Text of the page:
3. In the <xsl:template> rules for <string> elements of the <f name="question"> you’ll need to output something for each one, that is, each question that has a “Yes” answer (held inside the same <fs> element as the <f name="response"> with @select="Yes").
  4. Most of the numerical values you use to populate your table cells come from @n attributes. Whenever you need to output a number of specific responses to Yes, No, or Blank, for example, you will find those numbers inside labelled attributes in the source XML. Remember that attributes are on the attribute axis, which you can address by prefixing the name of the attribute with an at (@) sign.

    Open the XML in <oXygen/>, go into the XPath browser box in the upper left, and search for //f[@name="response"]/@n, and you’ll retrieve all of the @n attribute values associated with <f name="response"> elements. You won’t use this exact XPath in your assignment, but it can serve to remind you how you address an attribute in XPath.

  5. You will need to calculate two things to do a little bit more than just represent what is in the source XML. We are asking you to number the table cells for the Yes/No questions, and for that we recommend using the count() function, to count all the preceding::sibling <fs> elements that contain a Yes/No response, and add + 1 to that count, so each new question is designated the next higher number from the preceding. When we need to apply an XPath function to make a calculation, we use a special statement different from the usual <xsl:apply-templates select="whatever">. Instead, we use the <xsl:value-of> statement, and we position our XPath function inside its @select attribute. That code looks something like this:
    <xsl:value-of select="count(XPath from the current context to the thing you want to count) + 1"/>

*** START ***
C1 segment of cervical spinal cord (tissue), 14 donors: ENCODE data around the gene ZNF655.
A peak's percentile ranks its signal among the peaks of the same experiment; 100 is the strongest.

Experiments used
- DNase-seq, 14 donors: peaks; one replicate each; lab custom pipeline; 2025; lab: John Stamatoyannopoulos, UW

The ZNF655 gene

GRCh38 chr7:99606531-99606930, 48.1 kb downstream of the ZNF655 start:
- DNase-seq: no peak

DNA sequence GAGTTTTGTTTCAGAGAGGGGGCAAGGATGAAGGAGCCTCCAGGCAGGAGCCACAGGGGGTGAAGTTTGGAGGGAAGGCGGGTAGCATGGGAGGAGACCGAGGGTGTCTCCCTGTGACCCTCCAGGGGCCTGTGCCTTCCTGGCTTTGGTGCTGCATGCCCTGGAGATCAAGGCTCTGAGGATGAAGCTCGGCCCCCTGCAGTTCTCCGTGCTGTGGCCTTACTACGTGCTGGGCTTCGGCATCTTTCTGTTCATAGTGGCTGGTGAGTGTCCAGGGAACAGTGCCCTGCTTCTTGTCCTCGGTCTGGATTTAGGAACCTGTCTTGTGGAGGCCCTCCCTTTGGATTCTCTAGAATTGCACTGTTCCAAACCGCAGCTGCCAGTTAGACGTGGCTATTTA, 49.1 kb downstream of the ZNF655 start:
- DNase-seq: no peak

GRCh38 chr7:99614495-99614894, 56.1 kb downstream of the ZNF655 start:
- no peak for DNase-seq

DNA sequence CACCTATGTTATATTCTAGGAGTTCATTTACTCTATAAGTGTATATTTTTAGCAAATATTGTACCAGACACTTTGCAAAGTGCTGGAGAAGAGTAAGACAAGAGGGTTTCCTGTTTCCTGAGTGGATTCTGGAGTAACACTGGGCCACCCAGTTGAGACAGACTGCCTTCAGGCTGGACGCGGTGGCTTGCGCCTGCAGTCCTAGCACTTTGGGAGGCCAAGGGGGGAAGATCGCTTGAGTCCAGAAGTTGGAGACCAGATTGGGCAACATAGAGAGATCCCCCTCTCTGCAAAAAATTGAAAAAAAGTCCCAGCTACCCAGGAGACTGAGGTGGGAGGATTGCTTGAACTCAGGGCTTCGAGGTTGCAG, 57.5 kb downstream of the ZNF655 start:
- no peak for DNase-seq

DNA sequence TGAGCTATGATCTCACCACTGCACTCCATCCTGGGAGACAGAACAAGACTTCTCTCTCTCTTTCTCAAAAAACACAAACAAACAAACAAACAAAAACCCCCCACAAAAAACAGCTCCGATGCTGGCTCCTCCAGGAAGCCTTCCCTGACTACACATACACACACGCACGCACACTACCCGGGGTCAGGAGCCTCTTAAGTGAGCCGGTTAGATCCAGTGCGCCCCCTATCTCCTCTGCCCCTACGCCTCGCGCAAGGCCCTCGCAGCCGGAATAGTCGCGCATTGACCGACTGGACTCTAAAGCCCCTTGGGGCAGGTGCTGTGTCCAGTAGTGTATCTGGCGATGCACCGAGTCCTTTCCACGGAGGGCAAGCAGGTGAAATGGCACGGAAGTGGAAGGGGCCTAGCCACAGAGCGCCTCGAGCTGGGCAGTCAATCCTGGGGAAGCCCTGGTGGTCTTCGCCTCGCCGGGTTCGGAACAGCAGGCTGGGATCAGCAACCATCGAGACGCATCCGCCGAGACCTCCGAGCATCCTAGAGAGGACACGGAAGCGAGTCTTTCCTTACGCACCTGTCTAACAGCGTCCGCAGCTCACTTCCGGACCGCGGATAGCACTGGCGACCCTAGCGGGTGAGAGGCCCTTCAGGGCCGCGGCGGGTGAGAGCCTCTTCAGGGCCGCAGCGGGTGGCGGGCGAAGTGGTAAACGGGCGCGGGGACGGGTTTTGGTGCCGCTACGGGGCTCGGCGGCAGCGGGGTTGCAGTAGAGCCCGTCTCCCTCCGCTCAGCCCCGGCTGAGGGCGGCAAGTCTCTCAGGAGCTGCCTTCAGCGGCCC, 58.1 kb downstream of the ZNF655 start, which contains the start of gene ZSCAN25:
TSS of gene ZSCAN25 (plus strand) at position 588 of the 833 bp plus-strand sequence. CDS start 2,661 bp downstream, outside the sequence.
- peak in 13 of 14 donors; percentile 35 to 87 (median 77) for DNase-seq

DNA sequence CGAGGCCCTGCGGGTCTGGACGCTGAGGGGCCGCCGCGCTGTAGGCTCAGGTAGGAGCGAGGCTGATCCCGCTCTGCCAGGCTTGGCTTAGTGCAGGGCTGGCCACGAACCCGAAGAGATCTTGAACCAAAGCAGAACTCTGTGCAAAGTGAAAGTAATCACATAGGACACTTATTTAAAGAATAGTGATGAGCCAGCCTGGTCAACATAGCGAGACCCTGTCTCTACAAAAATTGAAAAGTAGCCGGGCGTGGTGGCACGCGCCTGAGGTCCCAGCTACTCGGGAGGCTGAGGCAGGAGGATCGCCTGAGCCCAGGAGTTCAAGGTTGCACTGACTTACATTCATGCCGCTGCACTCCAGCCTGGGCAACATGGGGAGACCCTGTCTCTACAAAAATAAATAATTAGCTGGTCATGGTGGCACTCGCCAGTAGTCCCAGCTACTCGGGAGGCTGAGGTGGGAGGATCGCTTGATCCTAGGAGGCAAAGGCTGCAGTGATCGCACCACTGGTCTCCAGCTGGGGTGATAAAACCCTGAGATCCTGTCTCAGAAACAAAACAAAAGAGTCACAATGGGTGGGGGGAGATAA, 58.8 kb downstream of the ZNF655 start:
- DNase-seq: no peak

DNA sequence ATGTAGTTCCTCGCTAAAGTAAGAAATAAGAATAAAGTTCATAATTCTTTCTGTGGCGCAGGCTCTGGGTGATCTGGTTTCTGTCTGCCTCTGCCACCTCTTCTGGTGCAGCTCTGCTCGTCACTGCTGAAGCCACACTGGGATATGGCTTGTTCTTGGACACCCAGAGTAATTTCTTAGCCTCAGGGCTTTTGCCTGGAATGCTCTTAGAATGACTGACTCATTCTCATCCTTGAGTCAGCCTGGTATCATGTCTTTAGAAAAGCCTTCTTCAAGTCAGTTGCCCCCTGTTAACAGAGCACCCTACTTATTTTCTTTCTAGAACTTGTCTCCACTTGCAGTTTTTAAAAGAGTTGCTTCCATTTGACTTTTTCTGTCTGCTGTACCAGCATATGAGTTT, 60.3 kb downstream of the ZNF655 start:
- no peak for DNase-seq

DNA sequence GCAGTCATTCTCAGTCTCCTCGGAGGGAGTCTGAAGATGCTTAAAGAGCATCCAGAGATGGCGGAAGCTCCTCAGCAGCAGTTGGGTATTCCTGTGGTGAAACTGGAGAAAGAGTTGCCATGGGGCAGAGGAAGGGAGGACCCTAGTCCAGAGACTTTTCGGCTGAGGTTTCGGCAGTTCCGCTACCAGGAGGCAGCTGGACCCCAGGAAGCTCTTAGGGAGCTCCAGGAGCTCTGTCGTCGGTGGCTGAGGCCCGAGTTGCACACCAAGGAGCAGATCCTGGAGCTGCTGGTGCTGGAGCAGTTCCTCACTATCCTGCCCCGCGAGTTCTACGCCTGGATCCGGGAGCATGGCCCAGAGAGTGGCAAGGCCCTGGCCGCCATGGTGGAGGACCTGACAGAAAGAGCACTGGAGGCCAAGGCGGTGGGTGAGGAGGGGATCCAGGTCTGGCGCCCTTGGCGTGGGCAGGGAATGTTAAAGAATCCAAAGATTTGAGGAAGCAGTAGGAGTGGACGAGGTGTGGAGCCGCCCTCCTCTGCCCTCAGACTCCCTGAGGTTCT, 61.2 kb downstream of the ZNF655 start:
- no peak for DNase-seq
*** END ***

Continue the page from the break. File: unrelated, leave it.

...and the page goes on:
6. The other calculation you need to make involves using <xsl:value-of> to output a total sum of the answers to each survey question, and for this you should use the sum() function over all the @n attributes on the <f> elements bound together inside the particular <fs> set you have matched on:
    <xsl:value-of select="sum(one-XPath-expression-that-reaches-all-the-values-you-want-to-add)"/>
    .

For your assignment, then, you need to create an HTML table with a header row that labels the columns according to all the responses that correspond with a possible answer of yes; therefore, <th>Number</th> <th>Question</th> <th>Yes</th> <th>Yes, but fined</th> <th>No</th> <th>Blank</th> <th>Total Responses</th>, and then create a separate row with data for each number, question, and response.

Now, take this a step further and create two new tables for questions that require responses other than YES or NO. Create a new table for the question about identifying the source of smells, and another table for the question regarding responses about sitting or standing. Remember which template rule you need to work with to create a table in the first place, and then proceed as you did before to write template rules that respond to the specific situations that you select for, so that each table contains the specific data that you designate.

Important